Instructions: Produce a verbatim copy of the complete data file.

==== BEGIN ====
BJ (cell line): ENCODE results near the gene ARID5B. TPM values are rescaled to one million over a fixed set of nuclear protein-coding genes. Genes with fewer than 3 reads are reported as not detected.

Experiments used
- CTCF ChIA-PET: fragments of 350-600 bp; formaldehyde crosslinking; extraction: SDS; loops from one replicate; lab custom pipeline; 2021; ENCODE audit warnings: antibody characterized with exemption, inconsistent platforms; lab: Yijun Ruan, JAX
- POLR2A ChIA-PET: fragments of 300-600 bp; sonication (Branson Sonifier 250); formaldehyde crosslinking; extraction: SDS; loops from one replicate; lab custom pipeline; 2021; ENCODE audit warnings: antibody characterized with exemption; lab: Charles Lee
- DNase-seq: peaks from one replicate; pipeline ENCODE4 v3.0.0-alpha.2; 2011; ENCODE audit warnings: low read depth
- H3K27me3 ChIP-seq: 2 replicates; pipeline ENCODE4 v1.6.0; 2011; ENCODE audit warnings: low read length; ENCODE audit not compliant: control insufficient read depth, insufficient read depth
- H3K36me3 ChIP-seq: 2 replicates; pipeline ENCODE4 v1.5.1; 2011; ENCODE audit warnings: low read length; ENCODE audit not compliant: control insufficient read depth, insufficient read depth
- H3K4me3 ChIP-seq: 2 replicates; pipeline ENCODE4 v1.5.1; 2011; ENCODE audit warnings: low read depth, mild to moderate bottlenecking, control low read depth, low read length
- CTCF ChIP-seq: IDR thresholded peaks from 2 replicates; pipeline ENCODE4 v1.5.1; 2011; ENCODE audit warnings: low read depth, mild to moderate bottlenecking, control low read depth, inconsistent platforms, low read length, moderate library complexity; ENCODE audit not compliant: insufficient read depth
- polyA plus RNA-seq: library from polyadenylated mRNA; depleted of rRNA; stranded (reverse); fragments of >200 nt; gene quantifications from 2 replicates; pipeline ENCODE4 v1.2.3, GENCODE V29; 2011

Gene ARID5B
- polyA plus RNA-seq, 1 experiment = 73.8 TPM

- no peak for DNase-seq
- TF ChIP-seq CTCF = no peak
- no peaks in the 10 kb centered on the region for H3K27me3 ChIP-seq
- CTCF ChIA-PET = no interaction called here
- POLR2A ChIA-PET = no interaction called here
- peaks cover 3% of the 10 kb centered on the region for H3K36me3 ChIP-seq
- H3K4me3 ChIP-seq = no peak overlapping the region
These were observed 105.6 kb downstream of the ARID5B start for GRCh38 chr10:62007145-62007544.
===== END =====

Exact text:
BJ (cell line): ENCODE results near the gene ARID5B. TPM values are rescaled to one million over a fixed set of nuclear protein-coding genes. Genes with fewer than 3 reads are reported as not detected.

Experiments used
- CTCF ChIA-PET: fragments of 350-600 bp; formaldehyde crosslinking; extraction: SDS; loops from one replicate; lab custom pipeline; 2021; ENCODE audit warnings: antibody characterized with exemption, inconsistent platforms; lab: Yijun Ruan, JAX
- POLR2A ChIA-PET: fragments of 300-600 bp; sonication (Branson Sonifier 250); formaldehyde crosslinking; extraction: SDS; loops from one replicate; lab custom pipeline; 2021; ENCODE audit warnings: antibody characterized with exemption; lab: Charles Lee
- DNase-seq: peaks from one replicate; pipeline ENCODE4 v3.0.0-alpha.2; 2011; ENCODE audit warnings: low read depth
- H3K27me3 ChIP-seq: 2 replicates; pipeline ENCODE4 v1.6.0; 2011; ENCODE audit warnings: low read length; ENCODE audit not compliant: control insufficient read depth, insufficient read depth
- H3K36me3 ChIP-seq: 2 replicates; pipeline ENCODE4 v1.5.1; 2011; ENCODE audit warnings: low read length; ENCODE audit not compliant: control insufficient read depth, insufficient read depth
- H3K4me3 ChIP-seq: 2 replicates; pipeline ENCODE4 v1.5.1; 2011; ENCODE audit warnings: low read depth, mild to moderate bottlenecking, control low read depth, low read length
- CTCF ChIP-seq: IDR thresholded peaks from 2 replicates; pipeline ENCODE4 v1.5.1; 2011; ENCODE audit warnings: low read depth, mild to moderate bottlenecking, control low read depth, inconsistent platforms, low read length, moderate library complexity; ENCODE audit not compliant: insufficient read depth
- polyA plus RNA-seq: library from polyadenylated mRNA; depleted of rRNA; stranded (reverse); fragments of >200 nt; gene quantifications from 2 replicates; pipeline ENCODE4 v1.2.3, GENCODE V29; 2011

Gene ARID5B
- polyA plus RNA-seq, 1 experiment = 73.8 TPM

- no peak for DNase-seq
- TF ChIP-seq CTCF = no peak
- no peaks in the 10 kb centered on the region for H3K27me3 ChIP-seq
- CTCF ChIA-PET = no interaction called here
- POLR2A ChIA-PET = no interaction called here
- peaks cover 3% of the 10 kb centered on the region for H3K36me3 ChIP-seq
- H3K4me3 ChIP-seq = no peak overlapping the region
These were observed 105.6 kb downstream of the ARID5B start for GRCh38 chr10:62007145-62007544.